how do antiport exchangers work?
carrier has a site for driving ion and for at least one other substance. All sites must be occupied for transport to occur. Ion and substance are moved in opposite directions across the membrane.
What are some examples of antiport exchangers?
Na+ -Ca2+ exchanger
Na+ - H+ exchanger
Which exchanger uses the Na+ gradient to extrude Ca2+ from the cell?
How many Na+ ions enter the cell for each Ca being extruded?
Na+ -Ca2+ exchanger
3 Na ions enter the cell for each Ca ion extruded.
What is an example of an electrogenic exchanger.
Na+ -Ca2+ exchanger
Which exchanger responds when pH is falling and how?
Na+ - H+ exchanger extrudes H+ from the cell in response to falling pH.
What are the other transporters found in our cells? There are 5 mentioned in the notes
What do we use to transport Ca2+ in our cells?
Most cells have an intracellular concentration of Ca2+ equal to what?
0.1 MicroMolar or less, very small amount of free Ca2+ inside our cells.
What are the two Ca-ATPases? What and how do they pump substances?
SERCA (Sarcoplasmic and Endoplasmic Reticulum Calcium ATPases)
PMCA (Plasma Membrane Calcium ATPases)
-pump H+ and Ca in opposite directions
What is the location and function of SERCA Ca-ATPases?
located on the membrane of intracellular organelles
actively sequester Ca2+ in intracellular stores such as sarcoplasmic reticulum and skeletal muscle.
Which pump plays a major role in lowering intracellular Ca levels?
PMCA (Plasma Membrane Calcium ATPases)
How does PMCA pump function?
inactive at physiological calcium levels
as calcium rises, it combines with calmodulin forming CAM
CAM binds to pump increasing affinity for Calcium
as calcium fall, calcium and calmodulin dissociate and pump becomes inactive
What activates the PMCA?
high calcium levels when it combines with Calmodulin to for CAM
What type of transporter is on the parietal cells of the gastric mucosa?
H+ - K+ ATPase which transports H+ into gastric lumen and K+ into parietal cells
What is an Anion Exchanger?
exchanges extracellular univalent anion for an intracellular one.
Which exchanger plays an important role in CO2 handling in the body ?
Chloride-bicarbonate exchanger specifically in red blood cells.
What function does the Cl- and HCO3- exchanger play ?
prevents cytosol from becoming too basic.
Which transporter is found on the nonepithelial cells and basolateral membranes of some epithelial cells?
What is the function of the Na-K-2Cl transporter ?
one function is to regulate cell volume by increasing intracellular Na, K, and Cl.
How do ATP-Binidng Cassettes work?
all bind ATP, some act as primary active transporters, some hydrolyze ATP but do not use the energy for transport, and in others ATP binding regulates ion channels.
What are the various ATP-Binidng Cassette transporters?
Which transporter is involved in transport of phospholipids and cholesterol out of macrophages?
What is a multidrug resistant transporter?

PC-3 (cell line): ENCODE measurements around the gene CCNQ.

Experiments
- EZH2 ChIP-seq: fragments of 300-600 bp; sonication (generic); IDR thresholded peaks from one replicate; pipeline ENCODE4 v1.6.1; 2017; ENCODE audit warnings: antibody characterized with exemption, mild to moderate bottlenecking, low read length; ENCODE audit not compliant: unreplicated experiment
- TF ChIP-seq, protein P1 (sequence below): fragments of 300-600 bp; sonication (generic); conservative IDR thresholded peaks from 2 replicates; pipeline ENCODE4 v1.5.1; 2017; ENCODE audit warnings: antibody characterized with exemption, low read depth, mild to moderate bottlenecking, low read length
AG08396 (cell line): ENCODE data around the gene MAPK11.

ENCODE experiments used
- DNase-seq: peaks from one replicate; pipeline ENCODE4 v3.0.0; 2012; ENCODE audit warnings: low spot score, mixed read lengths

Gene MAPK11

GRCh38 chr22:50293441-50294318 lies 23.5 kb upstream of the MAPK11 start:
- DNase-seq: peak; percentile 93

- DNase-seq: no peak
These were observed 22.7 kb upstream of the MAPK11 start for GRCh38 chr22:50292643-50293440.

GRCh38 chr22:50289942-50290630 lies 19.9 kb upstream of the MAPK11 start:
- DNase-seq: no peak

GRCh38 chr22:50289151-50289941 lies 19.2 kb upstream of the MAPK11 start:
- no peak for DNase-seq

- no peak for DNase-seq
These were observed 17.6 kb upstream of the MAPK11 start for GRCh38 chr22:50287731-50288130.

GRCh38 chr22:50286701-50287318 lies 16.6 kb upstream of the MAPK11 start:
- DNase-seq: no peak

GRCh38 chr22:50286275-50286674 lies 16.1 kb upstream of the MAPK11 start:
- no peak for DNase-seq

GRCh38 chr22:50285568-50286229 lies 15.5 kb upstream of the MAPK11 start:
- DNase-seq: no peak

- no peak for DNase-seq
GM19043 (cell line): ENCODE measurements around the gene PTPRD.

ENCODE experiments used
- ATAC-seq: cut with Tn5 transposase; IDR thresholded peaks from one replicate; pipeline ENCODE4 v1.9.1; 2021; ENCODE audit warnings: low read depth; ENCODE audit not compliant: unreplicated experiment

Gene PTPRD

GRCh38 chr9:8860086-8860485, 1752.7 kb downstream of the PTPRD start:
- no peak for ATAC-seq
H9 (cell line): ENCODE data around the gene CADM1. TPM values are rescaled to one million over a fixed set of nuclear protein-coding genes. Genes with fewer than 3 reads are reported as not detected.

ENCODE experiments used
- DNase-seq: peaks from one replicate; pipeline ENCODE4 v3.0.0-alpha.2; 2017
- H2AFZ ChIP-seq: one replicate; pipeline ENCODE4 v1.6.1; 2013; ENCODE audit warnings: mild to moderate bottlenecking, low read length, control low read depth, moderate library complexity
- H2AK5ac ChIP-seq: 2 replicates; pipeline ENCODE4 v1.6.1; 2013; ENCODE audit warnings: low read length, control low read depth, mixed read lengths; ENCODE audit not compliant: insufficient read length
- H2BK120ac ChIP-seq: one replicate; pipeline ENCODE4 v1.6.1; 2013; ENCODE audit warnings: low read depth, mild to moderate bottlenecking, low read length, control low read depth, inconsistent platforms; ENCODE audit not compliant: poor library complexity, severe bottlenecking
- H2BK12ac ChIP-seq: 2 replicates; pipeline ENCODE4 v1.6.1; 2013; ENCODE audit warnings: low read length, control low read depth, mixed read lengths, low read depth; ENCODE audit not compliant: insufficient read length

Where are MDR subfamily found ?
in liver, kidney and GI tract cells
What is the function of MDR subfamily transporters?
Primary active transporters that extrude cationic drugs and metabolites from cells.
What is the clinical importance of MDR subfamily transporters?
in cancer patient, because they pump anticancer drugs out of cancer cells rendering the cells resistant to the drugs.
Has a Cl- channel found in apical membrane of many epithelial cells , such as the GI tract, duct of liver, pancreas and salivary glands which subfamily transporter is this?
Cystic fibrosis transmembrane regulator
What are the two ways in which ATP regulates the function of CFTR's Cl- channel ?
1.the channel contains a regulatory domain with sites that must be phosphorylated for channel function.
2. the channel also has two nucleotide binding domains to which the ATP must bind for channel function.
The phosphorylation of regulatory sites result from what?
from an elevation of cAMP which then activates a protein Kinase A that phosphorylates the sites.
What are the two nucleotide domains to which ATP must bind for Cl- channel to function?
NBD1 and NBD2, both must bind.
How does Cl- move through the CFTR?
moves into the cell or out of the cell down the Cl- electrochemical gradient.
Which transporters are used in response to RVI ?
1. Na-H exchanger
What occurs when the Na-H exchanger is activated as a result of RVI?
1. Na-H exchanger, increases Na+ uptake and alkalizes cytoplasm activating Cl-HCO3 exchanger.
2.Na-K ATPase extrudes Na+ in exchange for K+ resulting in net increase in KCl
Which transporters are used in response to RVD ?
activation of K-selective or Cl-selective channels
What is the primary mechanism in response to RVD?
-moves K+ and Cl- out of the cell
-activation of K-selective or Cl-selective channels since in many cells the electrochemical gradient of these ions is outward, there is a new efflux of these ions
-activation of K-Cl countertrasnport